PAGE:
INDONESIA ON THE BRINK OF CLIMATE CHANGE
Rising sea levels are sinking Jakarta faster than any other city on Earth and people are losing their homeland. The environmental cost is unbearable and Indonesians are forced to relocate their capital city to the tropical rain forests of Borneo
Words: Aleksandra Georgieva
Photography: Radoslav Bali, Magdalena Love, Kal Visuals
21 August 2020
Imagine a place like a hundred countries blended into one. Every person different from the next, much like the land that covers over 17,000 of the surrounding islands. A kaleidoscope of humanity, flora, fauna, scenery, culture and food. There is a place on Earth just like this – a land with massive potential for exploration and adventure.
Spread for 5000km across the equator, one finds the beguiling nation of Indonesia. Here diversity is what unifies people. Every island is unique. Sumatra hosts an army of 100 volcanoes, some still active, while Sulawesi's coastlines treasure diving haunts and white-sand beaches. The Balinese culture is deeply embedded in the mystery of the spiritual, while the Asmat people of Papua still preserve the animist belief system dating back to ancient times. Tales of the twisted history of the Banda Islands are whispered among locals while Jakarta buzzes with tourist crowds. The idyllic harmony in nature leave humbling and almost heart-stopping views of wild animals, coexisting in plain sight among unspoilt nature.
The Indonesian wilderness greets you with the promise that yours are the first footsteps to grace the land. This country is a rare place to visit on this planet. It intoxicates you with a sense of adventure while you sail the empty sea past the Kei Islands or sit at the open door train to Java. An orang-utan will swing past you through the trees. Ancient ruins will lay at your feet guarding tales of the times the mystifying West Timor village was built from the ground up.
Indonesia is a land like no other. A kaleidoscope of islands, people, nature and adventures that spoil any human fortunate enough to have experienced the Indonesian charm. But Indonesia is not what ancient times remember it to be. It is no longer simply a land of great adventures. It is 2020 and a new era is upon us. Humanity creates a lifestyle that leaves a print on every destination across the globe. Like a haunting ghost that stretches its hands, the effects of global warming touch even the most remote regions on the planet – from the overpopulated megalopolis cities to the least inhabited places on Earth. From the highest peaks to the deepest ocean floors and from the deepest forests to every coast humanity leaves a footprint.
It is 2020 and a new era is upon us. Humanity creates a lifestyle that leaves a print on every destination across the globe.
It is 2020 and Indonesia is sinking. Late last year it was announced that the capital city of Jakarta faces an unmanageable climate threat. President Joko Widodo said the burden on Jakarta was “too heavy” and Indonesians will soon have a new capital – the island of Borneo, home to some of the world’s greatest tropical rain forests. However, the move comes at a great economic cost. The relocation will cost $33bn, or if done improperly, fleeing one ecological catastrophe will only lead to another.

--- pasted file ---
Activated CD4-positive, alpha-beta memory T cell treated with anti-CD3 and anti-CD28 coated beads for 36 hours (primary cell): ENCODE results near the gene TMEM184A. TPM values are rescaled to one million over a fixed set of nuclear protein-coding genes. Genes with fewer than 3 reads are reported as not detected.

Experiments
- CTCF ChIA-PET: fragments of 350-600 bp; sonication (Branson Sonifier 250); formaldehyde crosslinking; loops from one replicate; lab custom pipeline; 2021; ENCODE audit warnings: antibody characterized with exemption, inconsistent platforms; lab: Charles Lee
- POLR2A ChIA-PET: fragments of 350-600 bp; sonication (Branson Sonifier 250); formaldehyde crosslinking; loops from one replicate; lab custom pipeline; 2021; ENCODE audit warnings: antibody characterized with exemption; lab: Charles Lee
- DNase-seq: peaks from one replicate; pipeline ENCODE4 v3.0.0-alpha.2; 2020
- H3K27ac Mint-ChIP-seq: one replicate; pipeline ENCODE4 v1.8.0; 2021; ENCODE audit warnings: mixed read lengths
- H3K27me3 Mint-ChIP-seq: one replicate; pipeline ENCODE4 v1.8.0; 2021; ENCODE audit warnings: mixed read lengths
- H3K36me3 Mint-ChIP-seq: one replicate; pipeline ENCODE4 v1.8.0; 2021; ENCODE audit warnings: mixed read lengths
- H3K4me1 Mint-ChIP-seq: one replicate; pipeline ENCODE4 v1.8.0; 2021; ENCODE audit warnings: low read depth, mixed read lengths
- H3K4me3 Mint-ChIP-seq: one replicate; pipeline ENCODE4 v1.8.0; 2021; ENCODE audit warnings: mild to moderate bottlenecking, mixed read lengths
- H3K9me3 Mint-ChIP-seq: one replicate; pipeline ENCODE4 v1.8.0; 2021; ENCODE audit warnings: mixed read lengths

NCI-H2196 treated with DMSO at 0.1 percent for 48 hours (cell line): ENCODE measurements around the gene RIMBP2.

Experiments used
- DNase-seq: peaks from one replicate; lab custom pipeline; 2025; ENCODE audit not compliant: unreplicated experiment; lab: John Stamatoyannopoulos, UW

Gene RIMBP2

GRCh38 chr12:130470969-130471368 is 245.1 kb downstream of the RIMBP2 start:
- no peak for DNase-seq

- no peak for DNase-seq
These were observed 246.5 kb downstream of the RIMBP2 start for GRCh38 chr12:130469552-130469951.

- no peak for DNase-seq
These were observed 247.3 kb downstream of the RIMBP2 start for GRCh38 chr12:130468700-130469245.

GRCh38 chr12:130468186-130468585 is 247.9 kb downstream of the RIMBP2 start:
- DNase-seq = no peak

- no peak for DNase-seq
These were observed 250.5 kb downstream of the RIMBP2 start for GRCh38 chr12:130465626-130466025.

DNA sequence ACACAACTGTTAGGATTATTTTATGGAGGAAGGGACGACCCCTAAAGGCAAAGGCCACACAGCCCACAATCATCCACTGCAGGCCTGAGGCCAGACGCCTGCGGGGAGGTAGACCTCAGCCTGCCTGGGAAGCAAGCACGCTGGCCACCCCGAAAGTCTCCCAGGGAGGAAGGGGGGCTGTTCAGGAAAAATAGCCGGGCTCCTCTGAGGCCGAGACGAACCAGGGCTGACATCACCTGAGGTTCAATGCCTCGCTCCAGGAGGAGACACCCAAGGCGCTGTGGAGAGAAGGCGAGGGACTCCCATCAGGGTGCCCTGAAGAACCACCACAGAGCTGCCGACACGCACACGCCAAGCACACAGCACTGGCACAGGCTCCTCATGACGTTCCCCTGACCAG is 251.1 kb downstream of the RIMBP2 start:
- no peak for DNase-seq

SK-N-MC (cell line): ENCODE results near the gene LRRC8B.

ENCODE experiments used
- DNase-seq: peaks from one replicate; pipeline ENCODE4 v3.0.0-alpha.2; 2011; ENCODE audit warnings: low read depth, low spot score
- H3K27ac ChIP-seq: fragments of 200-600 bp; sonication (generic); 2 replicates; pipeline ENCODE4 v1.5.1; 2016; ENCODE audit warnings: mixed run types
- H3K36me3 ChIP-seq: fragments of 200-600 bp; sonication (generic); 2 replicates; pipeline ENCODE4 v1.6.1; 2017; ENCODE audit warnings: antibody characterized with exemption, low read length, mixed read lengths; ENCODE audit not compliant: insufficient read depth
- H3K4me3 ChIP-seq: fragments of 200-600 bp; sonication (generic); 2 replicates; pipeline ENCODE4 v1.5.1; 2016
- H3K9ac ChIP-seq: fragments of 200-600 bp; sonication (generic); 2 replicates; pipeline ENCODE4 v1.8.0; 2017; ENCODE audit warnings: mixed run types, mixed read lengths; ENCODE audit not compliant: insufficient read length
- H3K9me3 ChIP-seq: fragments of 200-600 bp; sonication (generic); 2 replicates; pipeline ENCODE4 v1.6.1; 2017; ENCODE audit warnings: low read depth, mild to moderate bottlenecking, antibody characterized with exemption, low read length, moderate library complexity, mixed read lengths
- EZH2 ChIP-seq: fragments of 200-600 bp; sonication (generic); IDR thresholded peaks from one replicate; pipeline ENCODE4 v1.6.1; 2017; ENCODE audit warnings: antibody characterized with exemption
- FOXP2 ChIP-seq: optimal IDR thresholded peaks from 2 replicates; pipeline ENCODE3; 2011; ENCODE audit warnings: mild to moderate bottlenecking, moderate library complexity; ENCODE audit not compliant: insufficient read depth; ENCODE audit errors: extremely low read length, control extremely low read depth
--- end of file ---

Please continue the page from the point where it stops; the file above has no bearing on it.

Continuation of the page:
The coastal city of Jakarta is extremely vulnerable to the rising sea levels, which have been imposing a great and constant threat on coastal cities across the globe in recent decades. Traffic congestion, unregulated draining and pollution are just the tip of the iceberg that is taking Jakarta underwater. The neighbourhoods at highest risk are already sinking by 20cm per year – faster than any other area in the world.
Jakarta is the home to nearly 10 million residents. The majority of the people are likely to remain in the city, which is predicted to remain a significant financial and commercial centre. Yet, the administrative functions of Jakarta are to be moved about 1,000km to Kalimantan, which is part of the island of Borneo, also shared with Brunei and Malaysia. The government states that relocating the capital city closer to the centre of all 17,000 islands aims to create a more positive environmental impact and to tackle some of the inequality issues among the local residents. While the planning minister Bambang Brodjonegoro ensures citizens will rehabilitate rather than disturb the existing forests, conservationists fear the pressure such relocation would bring upon the rain forest habit species.
The word refuge used to apply only to those seeking shelter from humanitarian and economic conflicts such as war times but in modern times there is one more factor to add to the list of life-threatening factors that entire nations around the globe fight on daily basis. The concept of an environmental refugee is beginning to take shape and people will merely be the ones to set the path that so many other species might follow. With the death of entire regions of tropical rain forests, rare species such as the endangered orang-utans are on the brink of extinction.
Whatever the future holds for the vivid nation of Indonesians, one thing is for sure – the effects of climate change are already taking a toll upon the country’s nature and the local citizens. Global warming sinks entire cities underwater, kills tropical crops, forces animal species outside their natural habitat. Jakarta is merely one of many examples of people forced outside the borders of their homeland due to devastating consequences of climate change.
NOMADSofORIGIN is an independent annual publication with a focus on sustainable travelling and global cultural values. Each issue features interviews, engaging articles and photo guides, which take our nomadic readers through different destinations and introduce them to local people's perspectives.
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